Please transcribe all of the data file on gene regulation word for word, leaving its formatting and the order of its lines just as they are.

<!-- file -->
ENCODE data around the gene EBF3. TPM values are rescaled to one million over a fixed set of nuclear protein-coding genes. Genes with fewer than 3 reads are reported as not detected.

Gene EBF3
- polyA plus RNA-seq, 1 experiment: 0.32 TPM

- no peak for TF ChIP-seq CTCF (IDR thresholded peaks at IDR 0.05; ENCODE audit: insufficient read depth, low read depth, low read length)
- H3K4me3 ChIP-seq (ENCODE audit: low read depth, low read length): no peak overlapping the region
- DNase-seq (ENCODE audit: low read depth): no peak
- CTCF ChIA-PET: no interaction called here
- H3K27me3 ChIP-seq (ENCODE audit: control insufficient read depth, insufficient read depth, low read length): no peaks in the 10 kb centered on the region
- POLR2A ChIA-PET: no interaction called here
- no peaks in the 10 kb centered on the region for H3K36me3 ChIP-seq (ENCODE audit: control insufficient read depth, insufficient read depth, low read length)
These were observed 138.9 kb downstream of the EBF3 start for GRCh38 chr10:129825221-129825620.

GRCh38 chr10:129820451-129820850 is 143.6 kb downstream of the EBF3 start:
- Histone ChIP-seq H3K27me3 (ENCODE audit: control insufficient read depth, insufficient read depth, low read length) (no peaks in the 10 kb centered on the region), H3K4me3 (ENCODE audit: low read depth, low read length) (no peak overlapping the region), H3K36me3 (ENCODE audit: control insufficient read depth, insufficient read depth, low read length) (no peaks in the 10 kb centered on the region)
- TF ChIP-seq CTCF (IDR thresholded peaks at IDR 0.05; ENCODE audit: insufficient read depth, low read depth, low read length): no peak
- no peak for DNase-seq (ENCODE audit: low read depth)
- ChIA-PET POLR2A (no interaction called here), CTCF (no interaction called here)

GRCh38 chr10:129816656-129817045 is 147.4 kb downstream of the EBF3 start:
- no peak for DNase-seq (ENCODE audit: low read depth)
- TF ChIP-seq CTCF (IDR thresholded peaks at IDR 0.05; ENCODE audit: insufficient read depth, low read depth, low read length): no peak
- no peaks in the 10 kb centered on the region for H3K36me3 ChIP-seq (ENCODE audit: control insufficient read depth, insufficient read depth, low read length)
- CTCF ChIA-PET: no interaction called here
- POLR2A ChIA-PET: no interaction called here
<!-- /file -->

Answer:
ENCODE data around the gene EBF3. TPM values are rescaled to one million over a fixed set of nuclear protein-coding genes. Genes with fewer than 3 reads are reported as not detected.

Gene EBF3
- polyA plus RNA-seq, 1 experiment: 0.32 TPM

- no peak for TF ChIP-seq CTCF (IDR thresholded peaks at IDR 0.05; ENCODE audit: insufficient read depth, low read depth, low read length)
- H3K4me3 ChIP-seq (ENCODE audit: low read depth, low read length): no peak overlapping the region
- DNase-seq (ENCODE audit: low read depth): no peak
- CTCF ChIA-PET: no interaction called here
- H3K27me3 ChIP-seq (ENCODE audit: control insufficient read depth, insufficient read depth, low read length): no peaks in the 10 kb centered on the region
- POLR2A ChIA-PET: no interaction called here
- no peaks in the 10 kb centered on the region for H3K36me3 ChIP-seq (ENCODE audit: control insufficient read depth, insufficient read depth, low read length)
These were observed 138.9 kb downstream of the EBF3 start for GRCh38 chr10:129825221-129825620.

GRCh38 chr10:129820451-129820850 is 143.6 kb downstream of the EBF3 start:
- Histone ChIP-seq H3K27me3 (ENCODE audit: control insufficient read depth, insufficient read depth, low read length) (no peaks in the 10 kb centered on the region), H3K4me3 (ENCODE audit: low read depth, low read length) (no peak overlapping the region), H3K36me3 (ENCODE audit: control insufficient read depth, insufficient read depth, low read length) (no peaks in the 10 kb centered on the region)
- TF ChIP-seq CTCF (IDR thresholded peaks at IDR 0.05; ENCODE audit: insufficient read depth, low read depth, low read length): no peak
- no peak for DNase-seq (ENCODE audit: low read depth)
- ChIA-PET POLR2A (no interaction called here), CTCF (no interaction called here)

GRCh38 chr10:129816656-129817045 is 147.4 kb downstream of the EBF3 start:
- no peak for DNase-seq (ENCODE audit: low read depth)
- TF ChIP-seq CTCF (IDR thresholded peaks at IDR 0.05; ENCODE audit: insufficient read depth, low read depth, low read length): no peak
- no peaks in the 10 kb centered on the region for H3K36me3 ChIP-seq (ENCODE audit: control insufficient read depth, insufficient read depth, low read length)
- CTCF ChIA-PET: no interaction called here
- POLR2A ChIA-PET: no interaction called here